In considering a petition on motion to dismiss, we construe it liberally and favorably to the plaintiff, giving him the benefit of all inferences fairly deducible from the facts stated. Jacobs v. Jacobs, Mo., 272 S.W.2d 185, 188; Bedell v. Daugherty, 362 Mo. 598, 242 S.W.2d 572, 574; Fish v. Fish, Mo.App., 307 S.W.2d 46, 49; Ladue Contracting Co. v. Land Development Co., Mo.App., 337 S.W.2d 578, 582. Ordinarily the ruling is confined to the face of the petition. Pogue v. Smallen, Mo., 285 S.W.2d 915, 916; Baysinger v. Hanser, 355 Mo. 1042, 199 S.W.2d 644, 645-646; Hudson v. Jones, Mo.App., 278 S.W.2d 799, 802; Abbott v. Seamon, Mo. App., 229 S.W.2d 695, 699; State ex rel. State Highway Commission v. Shultz, 241 Mo.App. 570, 243 S.W.2d 808, 810; Section 509.300, RSMo 1959, V.A.M.S.[1] If it clearly appears from the petition that the cause of action is barred by limitations, a motion to dismiss is properly sustained. DeVault v. Truman, 354 Mo. 1193, 194 S.W.2d 29, 32. This court has held that the "other matters" which may be raised by motion under ยง 509.290 include the defense of res adjudicata, Pogue v. Smallen, supra; Metcalf v. American Surety Co. of New York, 360 Mo. 1043, 232 S.W.2d 526, 530, if such would dispose of an action "groundless on the uncontroverted facts." Metcalf, supra. See, also on that point, Hamilton v. Linn, 355 Mo. 1178, 200 S.W.2d 69, 71; Agnew v. Union Construction Co., Mo., 291 S.W.2d 106, 109; and Rippe v. Sutter, Mo., 292 S.W.2d 86, 89. And, under that statute, "the grounds * * * may be supplied by affidavit." Certainly record evidence may be offered instead of affidavits. And see, generally, Hamilton v. Linn, supra, 355 Mo. 1178, 200 S.W.2d 69, loc. cit. 71, where the court said: "The trial court is authorized to receive proof on matters raised by motion." In Rippe, supra, it was indicated that evidence should have been offered to support the contention of res adjudicata, since the motion did not prove itself. In the present case plaintiffs have affirmatively pleaded in their petition the partition proceedings (as indeed they must), including the final judgment confirming the sale. That judgment appears here as a part of our record and may be considered.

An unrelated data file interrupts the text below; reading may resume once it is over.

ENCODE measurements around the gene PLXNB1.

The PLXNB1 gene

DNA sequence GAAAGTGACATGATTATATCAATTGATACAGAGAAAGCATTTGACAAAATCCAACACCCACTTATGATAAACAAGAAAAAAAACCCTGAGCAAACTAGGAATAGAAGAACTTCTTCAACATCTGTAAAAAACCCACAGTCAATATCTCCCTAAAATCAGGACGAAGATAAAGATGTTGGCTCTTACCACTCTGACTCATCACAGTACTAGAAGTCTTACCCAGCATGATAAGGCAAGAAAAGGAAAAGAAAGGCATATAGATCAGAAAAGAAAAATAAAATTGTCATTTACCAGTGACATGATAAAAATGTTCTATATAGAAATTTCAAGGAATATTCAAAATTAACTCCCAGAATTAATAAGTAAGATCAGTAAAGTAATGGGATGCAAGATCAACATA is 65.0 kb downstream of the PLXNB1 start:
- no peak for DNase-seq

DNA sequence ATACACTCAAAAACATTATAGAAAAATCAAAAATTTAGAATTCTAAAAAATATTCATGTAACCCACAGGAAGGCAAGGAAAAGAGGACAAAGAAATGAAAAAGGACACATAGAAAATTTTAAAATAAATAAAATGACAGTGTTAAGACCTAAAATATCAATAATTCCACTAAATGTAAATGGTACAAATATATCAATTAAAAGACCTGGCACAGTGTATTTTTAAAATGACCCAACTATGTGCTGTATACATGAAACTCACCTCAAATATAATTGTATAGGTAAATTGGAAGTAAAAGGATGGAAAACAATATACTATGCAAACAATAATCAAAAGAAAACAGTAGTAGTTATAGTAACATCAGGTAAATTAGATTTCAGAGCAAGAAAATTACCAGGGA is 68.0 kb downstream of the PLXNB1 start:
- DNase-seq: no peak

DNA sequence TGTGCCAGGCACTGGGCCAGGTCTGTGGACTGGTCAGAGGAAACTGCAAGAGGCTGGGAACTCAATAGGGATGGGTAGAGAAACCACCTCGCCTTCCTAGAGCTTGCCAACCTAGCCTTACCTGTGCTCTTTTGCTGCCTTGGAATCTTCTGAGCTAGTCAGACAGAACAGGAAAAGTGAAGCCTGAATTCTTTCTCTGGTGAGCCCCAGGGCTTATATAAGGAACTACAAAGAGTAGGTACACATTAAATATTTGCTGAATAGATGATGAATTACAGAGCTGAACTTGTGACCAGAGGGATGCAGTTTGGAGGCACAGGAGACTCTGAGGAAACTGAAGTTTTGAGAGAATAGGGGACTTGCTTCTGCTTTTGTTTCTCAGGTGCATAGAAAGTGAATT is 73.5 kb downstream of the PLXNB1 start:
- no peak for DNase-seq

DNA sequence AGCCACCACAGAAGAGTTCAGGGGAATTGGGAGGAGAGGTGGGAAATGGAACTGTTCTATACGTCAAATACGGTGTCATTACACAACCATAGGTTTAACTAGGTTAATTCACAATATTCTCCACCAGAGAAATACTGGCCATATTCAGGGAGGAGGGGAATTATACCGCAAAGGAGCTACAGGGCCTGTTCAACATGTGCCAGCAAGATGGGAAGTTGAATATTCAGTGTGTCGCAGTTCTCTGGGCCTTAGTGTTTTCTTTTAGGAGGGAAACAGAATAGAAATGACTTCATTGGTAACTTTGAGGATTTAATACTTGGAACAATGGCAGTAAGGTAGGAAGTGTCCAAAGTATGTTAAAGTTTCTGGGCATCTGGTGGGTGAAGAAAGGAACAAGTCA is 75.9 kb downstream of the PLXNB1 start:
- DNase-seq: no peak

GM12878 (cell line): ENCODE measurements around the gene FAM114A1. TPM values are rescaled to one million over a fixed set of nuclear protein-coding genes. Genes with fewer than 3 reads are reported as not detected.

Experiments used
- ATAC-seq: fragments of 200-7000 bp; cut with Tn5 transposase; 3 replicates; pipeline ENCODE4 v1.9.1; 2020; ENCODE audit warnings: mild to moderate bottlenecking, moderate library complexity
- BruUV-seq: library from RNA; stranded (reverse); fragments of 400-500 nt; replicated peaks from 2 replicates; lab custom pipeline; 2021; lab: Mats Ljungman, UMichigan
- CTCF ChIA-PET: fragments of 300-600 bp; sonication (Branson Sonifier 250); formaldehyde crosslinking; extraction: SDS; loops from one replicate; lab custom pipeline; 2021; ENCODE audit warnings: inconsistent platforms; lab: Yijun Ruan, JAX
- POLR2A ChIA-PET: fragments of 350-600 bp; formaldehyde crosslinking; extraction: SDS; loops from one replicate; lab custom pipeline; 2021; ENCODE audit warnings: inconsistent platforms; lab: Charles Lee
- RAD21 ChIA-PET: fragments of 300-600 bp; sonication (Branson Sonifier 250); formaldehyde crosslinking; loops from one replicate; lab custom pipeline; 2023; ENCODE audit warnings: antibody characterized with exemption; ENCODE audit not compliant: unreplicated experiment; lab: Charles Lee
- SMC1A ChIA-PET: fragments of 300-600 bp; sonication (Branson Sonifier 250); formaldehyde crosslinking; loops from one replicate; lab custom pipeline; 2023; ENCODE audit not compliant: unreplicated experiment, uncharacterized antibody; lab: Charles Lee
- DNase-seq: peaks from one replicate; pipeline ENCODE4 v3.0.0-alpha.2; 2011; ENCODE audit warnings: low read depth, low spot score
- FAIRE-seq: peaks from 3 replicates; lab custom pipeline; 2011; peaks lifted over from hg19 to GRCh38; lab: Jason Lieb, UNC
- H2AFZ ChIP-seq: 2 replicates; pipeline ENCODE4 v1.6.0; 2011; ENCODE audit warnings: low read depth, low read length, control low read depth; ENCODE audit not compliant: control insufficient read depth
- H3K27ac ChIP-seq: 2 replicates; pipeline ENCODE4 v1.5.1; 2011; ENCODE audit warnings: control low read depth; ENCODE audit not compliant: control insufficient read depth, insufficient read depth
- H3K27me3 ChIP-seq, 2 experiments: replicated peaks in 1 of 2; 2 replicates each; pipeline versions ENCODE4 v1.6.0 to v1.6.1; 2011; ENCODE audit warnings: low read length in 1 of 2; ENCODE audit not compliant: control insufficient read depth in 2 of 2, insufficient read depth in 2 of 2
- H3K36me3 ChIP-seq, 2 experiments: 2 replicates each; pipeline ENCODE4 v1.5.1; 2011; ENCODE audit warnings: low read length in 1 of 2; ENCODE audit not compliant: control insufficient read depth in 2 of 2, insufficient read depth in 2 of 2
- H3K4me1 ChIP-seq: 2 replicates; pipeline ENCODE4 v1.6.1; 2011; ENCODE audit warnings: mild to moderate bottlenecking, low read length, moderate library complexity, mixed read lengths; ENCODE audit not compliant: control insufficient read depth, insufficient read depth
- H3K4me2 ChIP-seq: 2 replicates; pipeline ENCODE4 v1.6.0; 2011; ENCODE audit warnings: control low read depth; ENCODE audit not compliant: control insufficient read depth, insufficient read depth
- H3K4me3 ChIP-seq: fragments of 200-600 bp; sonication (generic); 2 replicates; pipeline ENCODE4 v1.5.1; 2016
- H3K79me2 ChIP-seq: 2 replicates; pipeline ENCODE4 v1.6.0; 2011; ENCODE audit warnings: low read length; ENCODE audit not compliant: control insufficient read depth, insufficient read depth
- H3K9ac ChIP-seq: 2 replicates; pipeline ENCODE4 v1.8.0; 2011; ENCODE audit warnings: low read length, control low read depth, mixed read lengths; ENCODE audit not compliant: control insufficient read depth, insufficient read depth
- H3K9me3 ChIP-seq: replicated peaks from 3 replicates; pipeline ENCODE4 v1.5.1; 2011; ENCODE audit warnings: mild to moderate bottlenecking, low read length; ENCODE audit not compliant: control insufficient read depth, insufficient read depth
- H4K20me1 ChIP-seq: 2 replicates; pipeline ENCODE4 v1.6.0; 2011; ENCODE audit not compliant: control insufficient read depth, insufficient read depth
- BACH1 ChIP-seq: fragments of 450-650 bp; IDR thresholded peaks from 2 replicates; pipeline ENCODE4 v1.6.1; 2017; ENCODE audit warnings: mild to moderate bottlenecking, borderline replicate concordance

In our view of the case it will not be necessary to decide whether defendant, J. Hugh Smith, stood in a confidential relationship to plaintiffs, or any of them. It is therefore unnecessary to discuss the various cited cases, such as Swon v. Huddleston, Mo., 282 S.W.2d 18, 55 A.L.R.2d 205; Edwards v. Gottschalk, 25 Mo.App. 549; and Connecticut Mutual Life Insurance Co. v. Smith, 117 Mo. 261, 22 S.W. 623, 38 Am.St.Rep. 656. We have determined that the amended motion to dismiss was properly sustained, in that the prior judgment was res adjudicata of plaintiffs' present claims. In that judgment, entered on October 17, 1958, the court found that the price paid was the best obtainable, was fair and reasonable and that the sale should be approved; it found the respective interests of the parties, they constituting all of the present plaintiffs; it ordered the sale in all things approved and a deed executed; it allowed the expenses of sale and an attorney's fee, and it ordered the net proceeds distributed. The deed was executed and acknowledged on the same day. No objection of any kind was made to the sale prior to the confirmation, nor apparently until this suit was filed more *56 than two years later; the transcript contains receipts for the respective distributive shares of all parties.